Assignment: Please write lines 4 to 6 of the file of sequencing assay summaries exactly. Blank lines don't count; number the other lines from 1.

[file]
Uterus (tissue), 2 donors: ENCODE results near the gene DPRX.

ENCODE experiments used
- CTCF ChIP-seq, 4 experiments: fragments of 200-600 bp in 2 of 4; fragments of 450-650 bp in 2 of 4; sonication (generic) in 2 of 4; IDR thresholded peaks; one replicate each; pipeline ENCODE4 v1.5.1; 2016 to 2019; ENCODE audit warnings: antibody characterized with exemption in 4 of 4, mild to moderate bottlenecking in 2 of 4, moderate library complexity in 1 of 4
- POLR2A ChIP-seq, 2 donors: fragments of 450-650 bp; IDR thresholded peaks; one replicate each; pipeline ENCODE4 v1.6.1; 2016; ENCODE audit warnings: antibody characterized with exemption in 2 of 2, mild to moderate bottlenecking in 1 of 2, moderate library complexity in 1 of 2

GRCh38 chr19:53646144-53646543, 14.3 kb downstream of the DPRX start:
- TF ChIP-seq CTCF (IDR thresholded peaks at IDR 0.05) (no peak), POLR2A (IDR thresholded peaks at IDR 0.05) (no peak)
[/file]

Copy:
- POLR2A ChIP-seq, 2 donors: fragments of 450-650 bp; IDR thresholded peaks; one replicate each; pipeline ENCODE4 v1.6.1; 2016; ENCODE audit warnings: antibody characterized with exemption in 2 of 2, mild to moderate bottlenecking in 1 of 2, moderate library complexity in 1 of 2

GRCh38 chr19:53646144-53646543, 14.3 kb downstream of the DPRX start:
- TF ChIP-seq CTCF (IDR thresholded peaks at IDR 0.05) (no peak), POLR2A (IDR thresholded peaks at IDR 0.05) (no peak)